After many years of unofficial use as a dog park, the city finally sliced off a bit of Wisner Playground for legal use as a dog run in 2013.

Like the run in Crescent Park, amenities here are minimal. Though two water fountains, two official waste drops, and a recent, volunteer-driven landscape upgrade (no more pools of muddy water) make this an attractive option for Uptown dogs and their companions.

http://nordc.org/parks/wisner/

For those in the suburbs (or those willing to drive a bit further out), Metairie offers two well-loved dog parks: Lafreniere Bark at 3000 Downs Boulevard, and the Bonnabel Boat Launch Dog Park at 1599 Bonnabel Boulevard.

At all parks mentioned, a loose set of rules applies. No outside food, drink, or toys are allowed. Children under eight years of age are prohibited from the park, as well as puppies under six months, and non-vaccinated dogs.

And like the unofficial New Orleans slogan says, “Be nice or leave.” That goes for everybody on two feet, as well.

Written by Heather Haebe, Full-Time Pet Expert, Uptown, at Sarah’s Pet Care Revolution

Toxins and Table Scraps

When my husband and I took our dog, Mojo, for his annual checkup last year, the vet chided us for having allowed the dog to put on some extra pounds. Mojo had been eating the same food at the same rate, and exercising in the same manner as always. The only difference in his daily routine was that my husband had been a little more generous in sneaking him human food. Which explains why every time I typed the word “can” into the home computer’s search bar, autofill would pop up with, “Can a dog eat ______?”IMG_8125

I’m thankful that at least my partner took the time to research the food that was making the dog chubby, because while many foods that are potentially toxic to animals are widely-known, some are a bit more obscure.

Specific to New Orleans cooking, anything containing the holy trinity (onion, celery, bell pepper) should be a no-go for pets. Onions and garlic in any form, including the powder you find in spice blends, are dangerous for animals. The same goes for chives, mushrooms, and salt. Basically, it’s not the meat that can hurt a pet, it’s the flavoring that makes the meat palatable to humans. If you can’t resist slipping your dog a little bit of the meat you’re eating, try cooking a plain, un-spiced version for your buddy.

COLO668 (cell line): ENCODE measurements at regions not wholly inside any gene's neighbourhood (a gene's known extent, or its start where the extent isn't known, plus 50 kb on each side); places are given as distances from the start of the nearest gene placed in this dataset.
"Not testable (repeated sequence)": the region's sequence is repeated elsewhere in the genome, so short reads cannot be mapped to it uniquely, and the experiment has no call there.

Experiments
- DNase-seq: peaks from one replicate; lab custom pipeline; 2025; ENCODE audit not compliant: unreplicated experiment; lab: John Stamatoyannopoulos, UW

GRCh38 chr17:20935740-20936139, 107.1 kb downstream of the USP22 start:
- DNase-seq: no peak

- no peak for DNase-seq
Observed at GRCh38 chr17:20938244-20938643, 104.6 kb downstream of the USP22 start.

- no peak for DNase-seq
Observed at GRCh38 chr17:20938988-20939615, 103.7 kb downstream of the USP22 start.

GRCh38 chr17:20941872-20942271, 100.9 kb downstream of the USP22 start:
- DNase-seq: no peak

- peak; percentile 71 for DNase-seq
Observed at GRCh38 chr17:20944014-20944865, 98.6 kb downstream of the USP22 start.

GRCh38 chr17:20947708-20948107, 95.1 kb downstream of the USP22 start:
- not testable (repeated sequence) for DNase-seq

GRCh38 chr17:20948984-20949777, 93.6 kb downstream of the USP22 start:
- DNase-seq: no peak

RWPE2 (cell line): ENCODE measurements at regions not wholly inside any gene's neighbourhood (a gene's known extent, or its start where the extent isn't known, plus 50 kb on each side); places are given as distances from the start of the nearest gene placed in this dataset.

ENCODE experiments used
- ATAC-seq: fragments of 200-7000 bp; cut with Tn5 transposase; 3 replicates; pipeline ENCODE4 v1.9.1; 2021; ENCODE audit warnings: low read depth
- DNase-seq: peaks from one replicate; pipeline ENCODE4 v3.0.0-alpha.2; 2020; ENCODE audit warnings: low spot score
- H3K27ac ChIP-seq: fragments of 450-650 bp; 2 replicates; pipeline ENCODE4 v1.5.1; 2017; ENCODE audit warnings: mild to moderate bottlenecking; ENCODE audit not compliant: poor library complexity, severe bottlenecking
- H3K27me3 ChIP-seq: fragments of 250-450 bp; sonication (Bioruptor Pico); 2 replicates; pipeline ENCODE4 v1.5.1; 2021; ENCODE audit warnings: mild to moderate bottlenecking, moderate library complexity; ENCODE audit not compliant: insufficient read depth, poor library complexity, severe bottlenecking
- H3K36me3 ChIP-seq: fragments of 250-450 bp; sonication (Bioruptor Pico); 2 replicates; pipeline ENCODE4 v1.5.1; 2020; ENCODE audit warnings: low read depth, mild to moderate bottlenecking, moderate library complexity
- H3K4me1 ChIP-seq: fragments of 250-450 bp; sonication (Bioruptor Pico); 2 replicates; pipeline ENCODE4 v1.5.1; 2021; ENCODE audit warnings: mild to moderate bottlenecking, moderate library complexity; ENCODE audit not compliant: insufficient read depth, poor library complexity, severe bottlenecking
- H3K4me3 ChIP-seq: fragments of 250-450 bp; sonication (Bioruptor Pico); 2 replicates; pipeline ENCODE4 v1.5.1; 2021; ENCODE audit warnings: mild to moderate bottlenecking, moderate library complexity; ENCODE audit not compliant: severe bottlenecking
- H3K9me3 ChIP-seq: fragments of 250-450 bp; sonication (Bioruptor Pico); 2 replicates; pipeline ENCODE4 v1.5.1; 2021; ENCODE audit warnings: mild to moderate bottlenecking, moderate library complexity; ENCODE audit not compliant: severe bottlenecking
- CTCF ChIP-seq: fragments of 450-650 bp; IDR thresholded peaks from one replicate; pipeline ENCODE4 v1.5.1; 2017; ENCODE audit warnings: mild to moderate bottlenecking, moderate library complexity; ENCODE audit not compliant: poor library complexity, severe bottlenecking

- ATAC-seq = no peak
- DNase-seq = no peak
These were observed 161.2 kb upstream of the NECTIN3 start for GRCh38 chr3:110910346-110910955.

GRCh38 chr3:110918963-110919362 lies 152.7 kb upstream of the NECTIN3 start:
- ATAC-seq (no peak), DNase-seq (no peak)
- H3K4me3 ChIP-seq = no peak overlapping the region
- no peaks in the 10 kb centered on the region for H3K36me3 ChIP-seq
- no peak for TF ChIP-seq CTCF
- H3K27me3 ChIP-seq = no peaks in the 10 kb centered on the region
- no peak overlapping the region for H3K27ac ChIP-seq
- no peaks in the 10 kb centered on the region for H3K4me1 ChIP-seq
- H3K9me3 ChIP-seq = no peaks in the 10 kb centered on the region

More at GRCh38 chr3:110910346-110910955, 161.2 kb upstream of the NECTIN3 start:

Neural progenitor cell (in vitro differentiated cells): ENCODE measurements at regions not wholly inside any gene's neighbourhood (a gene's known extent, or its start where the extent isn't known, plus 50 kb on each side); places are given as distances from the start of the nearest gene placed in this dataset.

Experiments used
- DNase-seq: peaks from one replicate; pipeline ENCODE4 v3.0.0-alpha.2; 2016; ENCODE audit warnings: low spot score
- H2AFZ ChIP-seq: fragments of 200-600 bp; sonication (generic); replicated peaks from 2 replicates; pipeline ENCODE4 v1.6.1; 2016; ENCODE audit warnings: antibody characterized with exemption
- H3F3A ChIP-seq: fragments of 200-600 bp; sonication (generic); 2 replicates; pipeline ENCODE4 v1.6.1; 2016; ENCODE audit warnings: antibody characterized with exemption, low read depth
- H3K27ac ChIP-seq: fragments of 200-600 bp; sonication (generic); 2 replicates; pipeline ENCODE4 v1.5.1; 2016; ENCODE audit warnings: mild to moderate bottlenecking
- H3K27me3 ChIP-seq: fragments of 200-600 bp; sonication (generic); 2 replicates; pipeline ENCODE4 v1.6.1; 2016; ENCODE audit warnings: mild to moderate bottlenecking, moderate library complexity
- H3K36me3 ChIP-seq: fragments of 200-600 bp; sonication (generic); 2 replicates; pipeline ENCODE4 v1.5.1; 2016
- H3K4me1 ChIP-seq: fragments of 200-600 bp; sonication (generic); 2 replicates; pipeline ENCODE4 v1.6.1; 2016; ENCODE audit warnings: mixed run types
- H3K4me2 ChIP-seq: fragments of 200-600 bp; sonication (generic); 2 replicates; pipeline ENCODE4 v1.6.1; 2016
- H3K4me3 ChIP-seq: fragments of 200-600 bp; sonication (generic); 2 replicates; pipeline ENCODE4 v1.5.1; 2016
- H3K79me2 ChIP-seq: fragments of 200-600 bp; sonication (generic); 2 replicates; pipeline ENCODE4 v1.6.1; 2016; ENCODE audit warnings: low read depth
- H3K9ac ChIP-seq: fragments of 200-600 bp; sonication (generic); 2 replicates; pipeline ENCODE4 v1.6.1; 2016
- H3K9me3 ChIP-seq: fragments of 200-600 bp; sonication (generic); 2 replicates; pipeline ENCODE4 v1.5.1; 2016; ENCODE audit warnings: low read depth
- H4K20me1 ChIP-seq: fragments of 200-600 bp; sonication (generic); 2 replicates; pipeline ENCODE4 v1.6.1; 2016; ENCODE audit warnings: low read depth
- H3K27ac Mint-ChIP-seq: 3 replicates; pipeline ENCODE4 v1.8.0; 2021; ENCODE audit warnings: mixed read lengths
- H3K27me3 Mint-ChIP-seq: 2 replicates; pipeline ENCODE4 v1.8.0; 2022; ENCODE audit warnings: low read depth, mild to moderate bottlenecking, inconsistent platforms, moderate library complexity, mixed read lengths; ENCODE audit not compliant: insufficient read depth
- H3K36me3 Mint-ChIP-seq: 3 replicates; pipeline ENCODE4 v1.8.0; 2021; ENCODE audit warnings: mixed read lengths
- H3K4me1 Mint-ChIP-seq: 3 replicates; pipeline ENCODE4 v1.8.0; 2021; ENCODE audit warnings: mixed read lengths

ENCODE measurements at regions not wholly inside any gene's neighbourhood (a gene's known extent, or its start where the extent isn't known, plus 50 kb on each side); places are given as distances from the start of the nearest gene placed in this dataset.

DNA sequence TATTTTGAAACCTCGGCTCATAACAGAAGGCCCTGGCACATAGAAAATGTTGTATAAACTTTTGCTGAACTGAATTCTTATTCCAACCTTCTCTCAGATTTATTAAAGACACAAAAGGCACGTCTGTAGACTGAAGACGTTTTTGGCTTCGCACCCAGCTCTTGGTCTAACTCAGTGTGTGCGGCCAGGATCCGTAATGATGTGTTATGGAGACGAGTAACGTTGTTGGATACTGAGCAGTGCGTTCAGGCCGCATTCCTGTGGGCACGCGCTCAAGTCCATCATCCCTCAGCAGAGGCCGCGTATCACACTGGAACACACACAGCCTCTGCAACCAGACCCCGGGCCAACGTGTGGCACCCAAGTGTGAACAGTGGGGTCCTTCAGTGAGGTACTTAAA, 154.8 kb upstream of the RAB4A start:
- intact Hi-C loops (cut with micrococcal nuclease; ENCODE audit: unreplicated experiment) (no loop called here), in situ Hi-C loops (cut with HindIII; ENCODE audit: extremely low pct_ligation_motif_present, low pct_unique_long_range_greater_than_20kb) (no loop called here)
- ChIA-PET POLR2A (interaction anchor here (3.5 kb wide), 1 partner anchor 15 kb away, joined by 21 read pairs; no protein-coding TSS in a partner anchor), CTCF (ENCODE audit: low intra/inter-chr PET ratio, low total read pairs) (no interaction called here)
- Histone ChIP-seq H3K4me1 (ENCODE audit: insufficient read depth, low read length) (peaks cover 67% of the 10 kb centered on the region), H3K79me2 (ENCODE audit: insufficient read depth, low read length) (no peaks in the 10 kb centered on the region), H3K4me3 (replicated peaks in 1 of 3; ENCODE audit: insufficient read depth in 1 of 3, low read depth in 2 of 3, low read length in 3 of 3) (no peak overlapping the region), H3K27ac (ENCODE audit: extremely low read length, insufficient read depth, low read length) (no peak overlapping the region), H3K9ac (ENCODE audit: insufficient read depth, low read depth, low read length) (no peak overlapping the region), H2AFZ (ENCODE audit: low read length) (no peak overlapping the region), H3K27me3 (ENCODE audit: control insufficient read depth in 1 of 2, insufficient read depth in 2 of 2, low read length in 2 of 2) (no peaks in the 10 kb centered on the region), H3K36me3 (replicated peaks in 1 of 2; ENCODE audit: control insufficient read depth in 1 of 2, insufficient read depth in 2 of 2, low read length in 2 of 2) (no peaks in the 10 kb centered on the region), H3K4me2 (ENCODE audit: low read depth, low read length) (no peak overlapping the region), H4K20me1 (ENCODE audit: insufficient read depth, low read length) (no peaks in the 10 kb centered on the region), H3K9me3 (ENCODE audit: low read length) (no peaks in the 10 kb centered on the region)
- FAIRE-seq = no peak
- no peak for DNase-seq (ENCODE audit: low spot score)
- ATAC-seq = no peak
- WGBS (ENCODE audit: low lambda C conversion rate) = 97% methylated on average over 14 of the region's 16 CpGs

And while most humans pat themselves on the back for including fruit in a healthy diet, the same shouldn’t be said for pets. Animals should never eat the pit of any fruit, or any part of an avocado. Grapes and raisins have proven to be toxic for dogs, as well.

Check the safety of any nuts before feeding them to your animals. Covering a pill with peanut butter is a handy trick to get a dog to swallow an unwelcome pill, but make sure that the peanut butter you’re using contains no artificial sweeteners. Macadamia nuts and walnuts should never be given to pets.

It’s a good idea to familiarize yourself with the general list of foods to avoid, before you find yourself facing the temptation of tossing a treat to a set of sad, puppy dog eyes. This list compiled by the ASPCA is a great place to start and there is this fun, informative infographic on HerePup.com: Can My Dog Eat That? 10 Toxic Foods, 23 Safe Ones & a Few in the Middle

Even if your pet does ingest one of the potentially toxic foods, there’s usually no reason to panic. Consult your veterinarian as soon as possible to get advice specific to your animal and what they’ve consumed. It doesn’t hurt to keep a bottle of hydrogen peroxide around the house, either. Many vets will advise a dosage of hydrogen peroxide to induce vomiting, with the volume based upon your pet’s size and weight. It won’t be the answer in all circumstances, but could save you some precious time in an emergency.

Written by Heather Haebe, Full-Time Pet Expert, Uptown, at Sarah’s Pet Care Revolution

“Rain, Rain, Go Away!”

Spring is upon us in New Orleans, and along with festivals and warmer weather, that often means rain.

Humans usually deal with this by grabbing an umbrella and pulling on some rubber boots, but for animals, rain often brings up a whole host of issues. Dogs and cats have ears far more sensitive than our own, so what sounds like the pleasant tapping of droplets on a windowsill to us can be more like someone dumping a garbage can full of metal pellets on the house to them.

IMG_7951Not all pets have an aversion to stormy weather, but for those who do, rainy days can be cause for fear, anxiety, and trauma. Pet owners will have no doubt if their furry friends fall into the latter category- animals will whine, cry, hide, and in extreme situations, paw at doors and furniture in an effort to escape the weather.

It’s terrible to watch our pets suffer from such fear of the unknown, so what can we do to help them? There are a number of options to try, some of which might work for your animals, and some that won’t. Fortunately, they’re all inexpensive and simple, so experiment until you find the right trick for your pet’s specific needs.

  1. At the first threat of rain, try closing the blinds or curtains in your house. Your animals will only be able to see the familiar sight of their home, and not flashes of lightning or rain beading on the windows.